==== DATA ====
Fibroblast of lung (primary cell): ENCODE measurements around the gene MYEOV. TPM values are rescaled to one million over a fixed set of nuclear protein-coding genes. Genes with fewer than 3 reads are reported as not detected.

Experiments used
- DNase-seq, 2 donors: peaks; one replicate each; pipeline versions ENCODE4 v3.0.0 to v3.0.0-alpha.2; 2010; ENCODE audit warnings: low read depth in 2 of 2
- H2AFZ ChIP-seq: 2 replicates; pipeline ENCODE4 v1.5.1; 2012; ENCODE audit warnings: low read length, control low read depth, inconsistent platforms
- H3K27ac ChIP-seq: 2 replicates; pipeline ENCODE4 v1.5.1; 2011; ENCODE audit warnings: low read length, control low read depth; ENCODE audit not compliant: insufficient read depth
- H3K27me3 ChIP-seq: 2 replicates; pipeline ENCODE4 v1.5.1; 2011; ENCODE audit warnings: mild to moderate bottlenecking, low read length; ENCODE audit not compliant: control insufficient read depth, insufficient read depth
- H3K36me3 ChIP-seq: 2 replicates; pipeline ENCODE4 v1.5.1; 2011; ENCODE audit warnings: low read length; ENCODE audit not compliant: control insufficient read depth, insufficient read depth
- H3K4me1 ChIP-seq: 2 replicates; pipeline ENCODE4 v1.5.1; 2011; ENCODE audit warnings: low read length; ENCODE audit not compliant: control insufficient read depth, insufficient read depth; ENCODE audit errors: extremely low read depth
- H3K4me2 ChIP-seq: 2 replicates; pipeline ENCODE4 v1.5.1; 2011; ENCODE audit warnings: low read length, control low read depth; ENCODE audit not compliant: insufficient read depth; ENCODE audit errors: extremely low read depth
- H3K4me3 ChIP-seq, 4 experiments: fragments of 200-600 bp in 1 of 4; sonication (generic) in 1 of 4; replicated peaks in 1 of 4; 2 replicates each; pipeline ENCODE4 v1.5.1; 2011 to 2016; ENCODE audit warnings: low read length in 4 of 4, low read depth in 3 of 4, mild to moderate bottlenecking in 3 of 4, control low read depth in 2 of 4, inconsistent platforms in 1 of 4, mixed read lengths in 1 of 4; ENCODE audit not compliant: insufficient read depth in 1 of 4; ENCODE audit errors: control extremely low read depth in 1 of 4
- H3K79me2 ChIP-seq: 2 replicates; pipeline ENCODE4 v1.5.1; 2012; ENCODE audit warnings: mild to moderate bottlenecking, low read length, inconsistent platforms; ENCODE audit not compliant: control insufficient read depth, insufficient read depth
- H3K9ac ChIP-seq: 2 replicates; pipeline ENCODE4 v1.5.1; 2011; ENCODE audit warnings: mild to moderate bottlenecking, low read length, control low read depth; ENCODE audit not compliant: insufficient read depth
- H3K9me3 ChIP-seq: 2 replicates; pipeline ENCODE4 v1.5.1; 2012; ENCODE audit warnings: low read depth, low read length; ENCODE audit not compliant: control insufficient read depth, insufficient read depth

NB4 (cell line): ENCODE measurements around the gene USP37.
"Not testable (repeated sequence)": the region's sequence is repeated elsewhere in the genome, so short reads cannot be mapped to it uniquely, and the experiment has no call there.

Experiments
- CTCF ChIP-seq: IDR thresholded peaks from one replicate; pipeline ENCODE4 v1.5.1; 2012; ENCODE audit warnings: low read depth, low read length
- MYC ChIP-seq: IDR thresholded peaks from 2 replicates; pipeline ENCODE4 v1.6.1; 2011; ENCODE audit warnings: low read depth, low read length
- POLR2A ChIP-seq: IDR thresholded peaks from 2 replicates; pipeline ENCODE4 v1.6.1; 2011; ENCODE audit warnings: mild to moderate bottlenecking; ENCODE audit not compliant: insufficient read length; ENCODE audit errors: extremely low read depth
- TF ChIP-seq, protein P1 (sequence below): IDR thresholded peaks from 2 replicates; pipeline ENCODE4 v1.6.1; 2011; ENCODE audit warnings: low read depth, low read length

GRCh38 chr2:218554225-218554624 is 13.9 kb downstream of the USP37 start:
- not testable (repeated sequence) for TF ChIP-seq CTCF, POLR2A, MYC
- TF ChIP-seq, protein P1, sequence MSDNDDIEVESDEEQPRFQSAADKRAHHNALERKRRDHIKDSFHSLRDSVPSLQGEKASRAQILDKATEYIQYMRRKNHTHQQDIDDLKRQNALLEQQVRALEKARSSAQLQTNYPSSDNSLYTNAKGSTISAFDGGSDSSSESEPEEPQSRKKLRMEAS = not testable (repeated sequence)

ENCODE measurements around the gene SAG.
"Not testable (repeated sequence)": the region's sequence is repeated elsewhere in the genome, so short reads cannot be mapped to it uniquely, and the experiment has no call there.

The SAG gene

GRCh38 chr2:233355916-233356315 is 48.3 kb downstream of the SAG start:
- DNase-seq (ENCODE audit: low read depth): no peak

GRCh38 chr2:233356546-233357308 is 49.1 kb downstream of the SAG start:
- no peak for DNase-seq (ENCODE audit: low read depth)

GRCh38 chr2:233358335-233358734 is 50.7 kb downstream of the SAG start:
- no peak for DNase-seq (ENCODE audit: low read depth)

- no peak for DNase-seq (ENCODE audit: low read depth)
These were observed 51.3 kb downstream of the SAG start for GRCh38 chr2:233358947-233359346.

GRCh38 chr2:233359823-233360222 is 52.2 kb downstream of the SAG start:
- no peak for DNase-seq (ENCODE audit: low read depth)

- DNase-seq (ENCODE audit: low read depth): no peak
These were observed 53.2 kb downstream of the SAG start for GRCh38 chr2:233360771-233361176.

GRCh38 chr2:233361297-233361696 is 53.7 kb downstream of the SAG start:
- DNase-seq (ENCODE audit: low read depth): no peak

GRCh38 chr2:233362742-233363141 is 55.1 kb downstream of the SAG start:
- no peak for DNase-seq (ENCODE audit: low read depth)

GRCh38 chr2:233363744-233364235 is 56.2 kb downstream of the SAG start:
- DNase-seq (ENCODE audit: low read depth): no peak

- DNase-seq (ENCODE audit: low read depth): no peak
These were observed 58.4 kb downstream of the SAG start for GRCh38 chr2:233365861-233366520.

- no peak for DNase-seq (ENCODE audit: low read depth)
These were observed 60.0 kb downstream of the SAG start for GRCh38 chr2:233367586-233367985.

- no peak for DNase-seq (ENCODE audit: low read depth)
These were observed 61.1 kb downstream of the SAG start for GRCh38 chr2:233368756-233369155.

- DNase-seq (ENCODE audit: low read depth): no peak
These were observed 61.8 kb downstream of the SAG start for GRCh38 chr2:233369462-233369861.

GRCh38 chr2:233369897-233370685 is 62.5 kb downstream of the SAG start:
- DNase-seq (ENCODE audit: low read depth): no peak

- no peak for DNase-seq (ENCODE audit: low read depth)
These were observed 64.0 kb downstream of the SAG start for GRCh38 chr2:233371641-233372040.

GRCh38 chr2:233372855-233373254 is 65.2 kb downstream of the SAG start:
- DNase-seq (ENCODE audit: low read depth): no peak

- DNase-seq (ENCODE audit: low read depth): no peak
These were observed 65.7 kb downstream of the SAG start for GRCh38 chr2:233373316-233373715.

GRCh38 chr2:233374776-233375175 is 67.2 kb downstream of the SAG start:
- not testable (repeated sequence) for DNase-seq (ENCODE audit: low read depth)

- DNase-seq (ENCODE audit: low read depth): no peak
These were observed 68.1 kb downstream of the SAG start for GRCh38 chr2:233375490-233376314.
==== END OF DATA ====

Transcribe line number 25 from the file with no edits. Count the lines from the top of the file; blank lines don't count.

"Not testable (repeated sequence)": the region's sequence is repeated elsewhere in the genome, so short reads cannot be mapped to it uniquely, and the experiment has no call there.